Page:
I’m talking about every single speller who ever heard their teachers, doctors, and even families talk about them in front of them, saying things that weren’t true. Saying they’re intellectually disabled. Incapable of understanding or expressing love. Master manipulators of the people around them, only out to meet their selfish desires. Incompetent. Incapable. A danger. A burden. 


All this. With no way to talk about it. 


I’m not writing this to shame anyone, to suggest that folks should have done things differently. We don’t know what we don’t know. 


I’m writing this to bring the idea of the complexity of the trauma our spellers have experienced to light and advocate for more understanding and grace when they may not be able to explain to the people around them why they do some of the things they do. 


Maybe that OCD routine has a root in something they’re not even aware of. 


Maybe that impulse to bite their hand or bang their head is a coping mechanism so deeply ingrained in their brains that they’ve lost the original trigger. 


As students develop the ability to communicate openly with more partners than just immediate family, why not seek out a therapist who can help them understand and begin to process the complexity of the trauma they’ve experienced? 


As a community, we’ve shifted our understanding of our nonspeaking students’ intelligence and educational needs, but have we stopped to consider how we may need to do the same for their mental and emotional health? 


But why take my word as a neurotypical, speaking person when you can hear directly from a speller about their own lived experience? My brave and insightful student Trevor takes over this post from here.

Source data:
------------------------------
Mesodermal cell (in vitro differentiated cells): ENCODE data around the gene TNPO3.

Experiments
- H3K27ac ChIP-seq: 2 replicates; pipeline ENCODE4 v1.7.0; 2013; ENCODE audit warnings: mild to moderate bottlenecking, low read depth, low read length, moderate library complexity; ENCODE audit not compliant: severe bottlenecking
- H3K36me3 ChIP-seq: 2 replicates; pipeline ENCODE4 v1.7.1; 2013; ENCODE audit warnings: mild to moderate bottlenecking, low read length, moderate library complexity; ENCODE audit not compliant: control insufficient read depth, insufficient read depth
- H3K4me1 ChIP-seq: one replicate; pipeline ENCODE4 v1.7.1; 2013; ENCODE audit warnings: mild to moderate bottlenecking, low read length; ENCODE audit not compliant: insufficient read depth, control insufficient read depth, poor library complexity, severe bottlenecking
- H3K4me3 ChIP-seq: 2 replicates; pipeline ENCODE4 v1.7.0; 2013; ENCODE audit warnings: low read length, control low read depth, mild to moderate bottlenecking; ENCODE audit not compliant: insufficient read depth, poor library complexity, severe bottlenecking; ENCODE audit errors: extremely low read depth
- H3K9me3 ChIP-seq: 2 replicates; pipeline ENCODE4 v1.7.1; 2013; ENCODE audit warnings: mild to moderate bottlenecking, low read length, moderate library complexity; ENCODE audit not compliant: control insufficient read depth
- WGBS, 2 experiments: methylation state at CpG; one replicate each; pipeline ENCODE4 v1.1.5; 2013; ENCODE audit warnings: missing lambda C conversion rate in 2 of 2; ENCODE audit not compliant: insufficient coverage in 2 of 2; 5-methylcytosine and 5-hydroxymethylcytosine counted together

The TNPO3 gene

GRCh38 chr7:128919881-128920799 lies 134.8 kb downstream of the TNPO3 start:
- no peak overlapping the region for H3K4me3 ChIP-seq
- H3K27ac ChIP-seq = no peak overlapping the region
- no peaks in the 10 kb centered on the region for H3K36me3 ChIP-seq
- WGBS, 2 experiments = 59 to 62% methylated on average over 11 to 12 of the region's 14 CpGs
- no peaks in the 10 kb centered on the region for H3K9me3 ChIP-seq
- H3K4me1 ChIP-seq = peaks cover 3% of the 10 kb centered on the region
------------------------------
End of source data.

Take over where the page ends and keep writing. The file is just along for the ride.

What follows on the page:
Not many people find the depth of understanding of their minds and emotions that I have with Lisa as a CP and my brilliant therapist who I’ll call Amy.


I’ve been in therapy for a few years now. It has quite literally saved my life. I’m not ready to say more at this time but about a year ago I tried to end my life. 


What has followed has been a year of asking my family to dive into my life, beginning from before I was born so I can really engage with my past. My past is too common among spellers. Years of no communication. Struggles with self-harm. Hated times of aggression including inpatient time at a behavioral unit. Can you imagine coming to and realizing you punched glass and have no recollection? How about going to a school where everyone assumes you are dumb and violent?


Can you tell me there’s no complex trauma in that?


I’m only starting to understand how all these things show up in my thoughts and actions. And that’s with a crap ton of therapy. Why do we expect someone to be able to tell us why they do what they do with no therapeutic support?


 


A photo of Nick smiling.

Lisa is the Executive Director of Reach Every Voice, where she spends each day unlearning what she thought she knew about autism as her students share their lived experiences.


Trevor found their voice on a letterboard at age 15 and has no plans to shut up. Trev is currently writing a memoir and serves as an appointee to the Maryland Department of Disabilities' Advisory Stakeholder Group on Autism-Related Needs.


Want to read more of Trevor's writing? You can find their stuff here on the REV blog and also at NeuroClastic.


Want to leave Trevor a tip to support this work? You can donate via this Ko-Fi page